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Biden signs $1.2T infrastructure bill

White House ceremony prompts bipartisan celebration by Compiled Democrat-Gazette Staff From Wire Reports | November 16, 2021 at 7:14 a.m.
President Joe Biden speaks before signing the $1.2 trillion bipartisan infrastructure bill into law during a ceremony on the South Lawn of the White House in Washington, Monday, Nov. 15, 2021. (AP Photo/Susan Walsh)

President Joe Biden on Monday signed a $1.2 trillion infrastructure measure into law, notching an achievement that had long eluded his predecessor President Donald Trump.

Republicans and Democrats gathered at the White House as Biden signed the legislation, which is aimed at improving the country's roads, bridges, pipes, ports and internet connections.

"Here in Washington, we've heard countless speeches, promises and white papers from experts. But today, we're finally getting this done," Biden said.

Vice President Kamala Harris and several lawmakers spoke ahead of Biden at the ceremony, including Senate Majority Leader Charles Schumer, D-N.Y.; House Speaker Nancy Pelosi, D-Calif.; and Sens. Kyrsten Sinema, D-Ariz., and Rob Portman, R-Ohio.

"This is what can happen when Republicans and Democrats decide we're going to work together to get something done," Portman said.

Harris said the infrastructure push "will be a nationwide effort, the likes of which we have not seen in a generation." She also urged lawmakers to pass the Build Back Better plan, a second package that aims to overhaul the country's health care, education, immigration, climate and tax laws. The House is expected to take up the measure this week.

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Sinema thanked Sens. Jeanne Shaheen, D-N.H.; Susan Collins, R-Maine; and Lisa Murkowski, R-Alaska, calling them "the Wonder Women of our group, always focused on the practical outcomes."

Several Republicans -- including Sens. Shelley Moore Capito of West Virginia, Bill Cassidy of Louisiana and Mitt Romney of Utah, and Rep. Tom Reed of New York -- were also in attendance.

The mood at the ceremony on the White House lawn was celebratory, with members of Congress expressing gratitude for the cooperation of those across the aisle -- a rare occurrence.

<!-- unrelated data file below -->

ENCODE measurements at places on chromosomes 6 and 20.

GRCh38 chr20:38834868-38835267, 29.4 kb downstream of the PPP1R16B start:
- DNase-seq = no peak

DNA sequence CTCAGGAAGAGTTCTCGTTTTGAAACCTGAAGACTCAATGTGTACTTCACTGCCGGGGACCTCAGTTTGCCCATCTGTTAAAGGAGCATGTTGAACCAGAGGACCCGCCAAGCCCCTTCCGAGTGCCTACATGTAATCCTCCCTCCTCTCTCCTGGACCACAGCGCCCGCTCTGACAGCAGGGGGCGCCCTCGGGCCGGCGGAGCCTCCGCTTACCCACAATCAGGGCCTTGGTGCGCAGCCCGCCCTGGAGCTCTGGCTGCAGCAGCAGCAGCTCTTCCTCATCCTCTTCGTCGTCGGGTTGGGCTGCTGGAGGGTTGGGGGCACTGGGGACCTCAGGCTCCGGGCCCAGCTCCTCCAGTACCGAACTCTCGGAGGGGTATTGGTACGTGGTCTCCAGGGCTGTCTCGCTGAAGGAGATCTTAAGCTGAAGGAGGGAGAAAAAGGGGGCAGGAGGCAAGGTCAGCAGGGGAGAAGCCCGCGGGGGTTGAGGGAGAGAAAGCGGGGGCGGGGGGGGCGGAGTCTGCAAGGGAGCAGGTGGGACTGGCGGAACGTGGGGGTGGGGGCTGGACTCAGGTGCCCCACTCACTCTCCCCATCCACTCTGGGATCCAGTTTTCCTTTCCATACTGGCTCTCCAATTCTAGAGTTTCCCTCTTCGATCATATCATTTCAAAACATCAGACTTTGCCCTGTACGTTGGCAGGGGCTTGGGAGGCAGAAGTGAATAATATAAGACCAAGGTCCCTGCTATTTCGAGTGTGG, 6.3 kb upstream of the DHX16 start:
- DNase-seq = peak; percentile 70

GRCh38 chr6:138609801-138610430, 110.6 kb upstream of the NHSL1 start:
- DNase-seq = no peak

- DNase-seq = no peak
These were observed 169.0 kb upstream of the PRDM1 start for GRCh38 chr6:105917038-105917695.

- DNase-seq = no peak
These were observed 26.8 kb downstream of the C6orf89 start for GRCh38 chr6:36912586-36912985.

Biden, who has often spoken longingly about the days of compromise and consensus, seemed in good spirits as he touted the benefits of the new law and the bipartisan manner in which it was achieved -- with no mention of the vitriol that Trump and his supporters have lodged at the Republicans who voted for the infrastructure bill.

At one point, Biden praised Portman as a "hell of a good guy," then quipped: "I'm not hurting you, Rob, because I know you're not running again."


Within moments of the signing, Republicans and Democrats issued news releases detailing the projects that will be built in their home states and districts.

The Senate first passed the infrastructure bill in August with a 69-30 vote, the rare type of partnership Biden committed to in the 2020 campaign. The measure languished in the House for months, though, as liberal lawmakers sought to use their leverage to advance Biden's larger climate and social spending bill.

The bill finally passed the House earlier this month on a 228-206 vote, with 13 Republicans joining with most Democrats in voting yes.

The White House also announced that Biden has tapped former New Orleans mayor Mitch Landrieu to serve as senior adviser for coordinating the infrastructure plan's implementation.

Some supporters of the measure, such as New York Gov. Kathy Hochul, a Democrat, traveled to Washington for the event. The signing also included governors and mayors of both parties and labor and business leaders.

Little Rock Mayor Frank Scott Jr. attended the infrastructure bill-signing ceremony. In a Twitter post, Scott wrote that he was proud to accept an invitation to represent Little Rock at the White House for the signing ceremony.

"With Arkansas set to receive $4B, the deal will greatly improve Little Rock's streets, public transit, and port," Scott wrote.

He later shared images from the White House event in a separate post, writing, "This deal is monumental for Little Rock and Arkansas. It'll provide our state $4B in unprecedented investments in our infrastructure."

Scott had been scheduled to appear Monday alongside federal and local officials at Stephens Elementary School in Little Rock as part of a White House tour of communities nationwide. His spokeswoman, Stephanie Jackson, told reporters at the news conference that Scott had been invited to the White House event.

"He sends his regrets, of course, but is thrilled to represent our city in the nation's capital as Little Rock stands to receive tens of millions of dollars for roads, bridges, broadband -- which is even a need here in Little Rock -- and so much more, of course," Jackson said.

Some of the Republicans who voted for the bill opted not to attend, however, amid criticism from the conservative base over their votes for a signature part of Biden's agenda. Trump has said Republicans who voted for the measure -- 19 senators and 13 House members -- should be "ashamed of themselves" for "helping the Democrats."

Several House Republicans who backed the legislation have been threatened and harassed.